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Lindi Notes - Jamat - Ramadhan

Ramadhan Stories



Remembering Ramadhan in Lindi

One of the duties the kids performed enthusiastically was being present at the mosque as early as 4 p.m. daily to receive the iftar being sent from different homes. Our job was to distribute them in thalis (plates) equitably so that each group of people who sat down for Iftar had a variety of dishes and bitings. Everyone who brought iftar gave it up at the mosque reception (!) there was no keeping it to be shared with friends. Such was the brotherhood!

We remember having our darsa (Quran Recitation) with Late Yusuf Hasham as the supervisor. A quiet person but very particular in picking out recitation mistakes. At the end of the month, we had Quran recitation competitions in which P.G Merali picked up the first prize most of the time - with his very melodious voice and mistake-free recitation. The Kahawa (black coffee) distributed after darsa was really invigorating. Late G G Remtulla would recite Dua Iftetah for all 30 nights in proper makhraj - he would recite with so much enthusiasm that by the end of the dua his face would be red - and no doubt, he always got two kahawa cups. In my quest for following the duas being read, I remember the help I got from Gulam Hameer (Bulo) - he would show me the Gujarati dua book from which I could follow GG. GG would read from the Arabic book and I had to flip pages and sometimes got lost when the order of duas was different in the Gujarati book. This was my first lesson in Dua and for many years I continued reading it from Gujarati books. Flipping to Arabic was done at age 20, during my stay in Morogoro when Late Ebrahim Manji Haji used to give me Arabic Dua books to read. I still asked him to stay near me so that I did not miss the order of the Duas. He would help me until I got used to it!

There was a group of boys who would always smile at each other when the Dua reached a point when GG would recite “wa faazal qaaimu” and the kids would think that he was uttering “ Fazal Karmali” - I still remember one of the boys in that group!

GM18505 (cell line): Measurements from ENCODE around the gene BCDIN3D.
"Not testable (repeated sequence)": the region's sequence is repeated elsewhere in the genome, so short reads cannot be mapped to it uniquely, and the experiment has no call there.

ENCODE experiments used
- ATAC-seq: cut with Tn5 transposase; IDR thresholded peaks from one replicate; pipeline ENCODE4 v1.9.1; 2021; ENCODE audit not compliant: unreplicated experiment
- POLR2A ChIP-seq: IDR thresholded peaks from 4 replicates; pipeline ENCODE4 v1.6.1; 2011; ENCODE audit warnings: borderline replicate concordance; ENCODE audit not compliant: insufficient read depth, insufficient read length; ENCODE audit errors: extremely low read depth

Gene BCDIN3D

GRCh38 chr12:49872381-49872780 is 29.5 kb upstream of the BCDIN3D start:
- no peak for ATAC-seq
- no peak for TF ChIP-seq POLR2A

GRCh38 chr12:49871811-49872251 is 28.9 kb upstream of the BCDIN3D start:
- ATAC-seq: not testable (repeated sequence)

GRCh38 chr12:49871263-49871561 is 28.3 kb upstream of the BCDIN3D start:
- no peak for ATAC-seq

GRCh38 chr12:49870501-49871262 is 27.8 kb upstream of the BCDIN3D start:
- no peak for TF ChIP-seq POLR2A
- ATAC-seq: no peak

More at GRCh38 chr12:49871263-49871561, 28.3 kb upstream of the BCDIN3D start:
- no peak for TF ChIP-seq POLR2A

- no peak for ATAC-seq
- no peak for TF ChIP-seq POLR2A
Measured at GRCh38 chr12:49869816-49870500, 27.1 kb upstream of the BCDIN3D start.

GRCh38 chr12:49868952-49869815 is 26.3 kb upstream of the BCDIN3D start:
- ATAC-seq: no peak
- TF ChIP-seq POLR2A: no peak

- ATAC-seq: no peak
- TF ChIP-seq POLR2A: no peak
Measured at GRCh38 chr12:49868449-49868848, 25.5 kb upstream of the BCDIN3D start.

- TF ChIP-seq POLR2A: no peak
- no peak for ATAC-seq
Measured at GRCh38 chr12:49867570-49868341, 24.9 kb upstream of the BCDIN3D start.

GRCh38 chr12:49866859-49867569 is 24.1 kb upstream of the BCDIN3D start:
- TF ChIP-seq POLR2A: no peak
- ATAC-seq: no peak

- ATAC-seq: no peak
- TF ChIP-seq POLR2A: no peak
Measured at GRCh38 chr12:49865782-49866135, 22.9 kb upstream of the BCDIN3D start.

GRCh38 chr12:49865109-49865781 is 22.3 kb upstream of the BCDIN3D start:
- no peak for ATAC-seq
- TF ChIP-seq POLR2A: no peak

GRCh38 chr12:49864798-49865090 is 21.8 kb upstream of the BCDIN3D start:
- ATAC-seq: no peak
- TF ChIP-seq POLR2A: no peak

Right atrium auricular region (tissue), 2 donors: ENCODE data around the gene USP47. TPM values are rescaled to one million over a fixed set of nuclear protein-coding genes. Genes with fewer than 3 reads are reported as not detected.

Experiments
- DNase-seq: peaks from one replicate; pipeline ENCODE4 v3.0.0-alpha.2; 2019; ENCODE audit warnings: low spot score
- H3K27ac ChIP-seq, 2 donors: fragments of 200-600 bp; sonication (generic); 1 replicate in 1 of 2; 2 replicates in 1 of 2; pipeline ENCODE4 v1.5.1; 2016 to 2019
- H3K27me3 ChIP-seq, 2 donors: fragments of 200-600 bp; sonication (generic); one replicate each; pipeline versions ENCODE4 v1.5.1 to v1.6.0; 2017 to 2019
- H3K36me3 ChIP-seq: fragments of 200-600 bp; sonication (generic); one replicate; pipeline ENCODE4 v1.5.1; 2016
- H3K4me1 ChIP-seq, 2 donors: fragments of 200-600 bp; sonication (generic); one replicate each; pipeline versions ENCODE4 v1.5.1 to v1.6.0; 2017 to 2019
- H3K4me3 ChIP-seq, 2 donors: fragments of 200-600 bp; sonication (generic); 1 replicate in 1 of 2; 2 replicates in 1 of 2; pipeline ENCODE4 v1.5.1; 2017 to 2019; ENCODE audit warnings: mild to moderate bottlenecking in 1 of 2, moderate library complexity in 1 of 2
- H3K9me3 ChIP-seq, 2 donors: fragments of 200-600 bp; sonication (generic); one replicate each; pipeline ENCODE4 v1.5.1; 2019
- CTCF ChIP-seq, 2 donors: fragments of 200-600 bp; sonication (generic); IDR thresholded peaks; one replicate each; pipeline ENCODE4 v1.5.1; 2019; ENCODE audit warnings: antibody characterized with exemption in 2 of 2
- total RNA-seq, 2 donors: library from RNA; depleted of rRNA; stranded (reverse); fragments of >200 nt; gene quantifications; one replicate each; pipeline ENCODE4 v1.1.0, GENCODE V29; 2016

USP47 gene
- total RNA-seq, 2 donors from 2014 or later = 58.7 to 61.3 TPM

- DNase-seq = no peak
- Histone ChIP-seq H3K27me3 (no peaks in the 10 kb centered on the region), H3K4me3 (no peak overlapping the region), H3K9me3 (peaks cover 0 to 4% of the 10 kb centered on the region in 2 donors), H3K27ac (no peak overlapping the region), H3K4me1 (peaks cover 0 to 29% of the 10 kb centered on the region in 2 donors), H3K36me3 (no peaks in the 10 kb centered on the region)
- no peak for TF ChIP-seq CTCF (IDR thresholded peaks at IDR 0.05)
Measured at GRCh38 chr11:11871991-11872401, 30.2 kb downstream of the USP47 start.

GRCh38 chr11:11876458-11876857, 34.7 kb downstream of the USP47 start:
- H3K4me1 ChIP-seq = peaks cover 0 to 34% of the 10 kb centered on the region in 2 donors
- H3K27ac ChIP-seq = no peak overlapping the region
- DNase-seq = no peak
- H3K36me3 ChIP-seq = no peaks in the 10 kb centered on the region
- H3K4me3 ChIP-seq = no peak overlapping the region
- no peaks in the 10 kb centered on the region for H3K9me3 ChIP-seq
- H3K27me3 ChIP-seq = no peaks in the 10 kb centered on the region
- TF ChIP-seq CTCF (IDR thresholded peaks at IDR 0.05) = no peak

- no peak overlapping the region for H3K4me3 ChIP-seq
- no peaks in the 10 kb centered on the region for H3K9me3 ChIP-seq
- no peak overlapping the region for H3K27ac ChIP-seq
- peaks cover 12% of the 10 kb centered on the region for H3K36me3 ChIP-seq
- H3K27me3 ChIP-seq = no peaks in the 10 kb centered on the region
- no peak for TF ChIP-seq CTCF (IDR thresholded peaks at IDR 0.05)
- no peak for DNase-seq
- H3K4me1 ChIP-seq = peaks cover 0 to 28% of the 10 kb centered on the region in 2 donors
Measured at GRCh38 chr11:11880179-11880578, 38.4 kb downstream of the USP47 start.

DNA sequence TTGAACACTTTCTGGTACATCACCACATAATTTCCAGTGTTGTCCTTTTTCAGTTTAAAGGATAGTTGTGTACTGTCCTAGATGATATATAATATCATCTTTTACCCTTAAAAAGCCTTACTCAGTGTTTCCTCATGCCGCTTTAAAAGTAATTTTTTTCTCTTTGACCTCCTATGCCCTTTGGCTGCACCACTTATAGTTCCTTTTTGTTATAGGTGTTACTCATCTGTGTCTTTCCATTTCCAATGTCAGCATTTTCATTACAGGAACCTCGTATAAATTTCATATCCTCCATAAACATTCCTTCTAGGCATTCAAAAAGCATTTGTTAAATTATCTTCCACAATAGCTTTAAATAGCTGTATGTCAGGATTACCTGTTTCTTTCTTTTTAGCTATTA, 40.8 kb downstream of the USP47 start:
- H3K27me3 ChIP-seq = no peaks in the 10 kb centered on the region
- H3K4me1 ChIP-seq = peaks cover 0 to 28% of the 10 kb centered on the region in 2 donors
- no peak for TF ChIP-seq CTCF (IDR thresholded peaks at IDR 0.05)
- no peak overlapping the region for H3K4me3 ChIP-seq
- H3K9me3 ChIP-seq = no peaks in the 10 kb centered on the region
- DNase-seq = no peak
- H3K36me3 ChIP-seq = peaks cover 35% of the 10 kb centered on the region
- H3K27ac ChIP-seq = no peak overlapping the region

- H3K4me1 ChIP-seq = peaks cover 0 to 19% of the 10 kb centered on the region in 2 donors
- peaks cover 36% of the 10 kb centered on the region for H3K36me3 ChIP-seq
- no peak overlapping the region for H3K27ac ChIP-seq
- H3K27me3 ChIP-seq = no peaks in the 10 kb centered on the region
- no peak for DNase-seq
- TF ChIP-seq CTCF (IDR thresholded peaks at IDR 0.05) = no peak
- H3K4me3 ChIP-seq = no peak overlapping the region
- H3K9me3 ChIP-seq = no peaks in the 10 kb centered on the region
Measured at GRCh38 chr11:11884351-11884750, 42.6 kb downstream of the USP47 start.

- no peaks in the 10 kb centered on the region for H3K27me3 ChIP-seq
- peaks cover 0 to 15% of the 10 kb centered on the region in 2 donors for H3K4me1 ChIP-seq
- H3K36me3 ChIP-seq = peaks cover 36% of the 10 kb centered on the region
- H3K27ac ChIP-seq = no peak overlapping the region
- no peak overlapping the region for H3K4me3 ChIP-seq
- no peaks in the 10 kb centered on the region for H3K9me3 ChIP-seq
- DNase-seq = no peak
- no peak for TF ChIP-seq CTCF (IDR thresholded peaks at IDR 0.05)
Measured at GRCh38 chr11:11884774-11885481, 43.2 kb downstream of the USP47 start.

At the madressa, we learnt of a poetry called “ Ramzan mahino aawe bhai, roza rakho roza rakho’. Cannot remember the full poetry.

At our shop the month marked a hike in sale of black pepper which is used in uji (porridge) - we would sell upto two huge gunny bags. Then there would be dates - they initially came in Tenga package. Tenga would be made from dried palm leaves and would be very heavy. The shop would be in a mess with people asking for half a pound or one pound of dates. My uncle Gulam would use his hands to take the dates, put it on the scale and sell it. The scale would also get messy. Gradually, we started having pre-packaged dates. The third hot item in the shop would be ‘tambi’- vermicelli is its English equivalent.

Before growing big enough to be able go for Iftar at the mosque, we had it at home. My grandpa, my father and his three brothers and us kids and cousins would make a huge family at Iftar. Men would eat at the table and kids and women under the open sky, next to the kitchen, at a place which we wrongly called ‘lawani” instead of the correct Swahili word ‘uani” We as kids would move from lap of one aunt to another - having one dish or another.

We had Maulana Mohamed Mussa from Vellore who was resident Aalim and who conducted Darsa without looking into the Quran. He would immediately pick up the mistake - looked like as if he had Quran in his memory! Maulana would insist that everyone who entered the mosque wore a cap. He would bring a box full of caps, keep it at the entrance, and tell all of us - young and old - to wear caps when entering the mosque for Darsa.

During Darsa kids would also sneak in mango - kachi keri with mithu marchi, kungu and all kinds of snacks, hiding and devouring it when no one was looking - some sneaking into the sahan - the compound outside.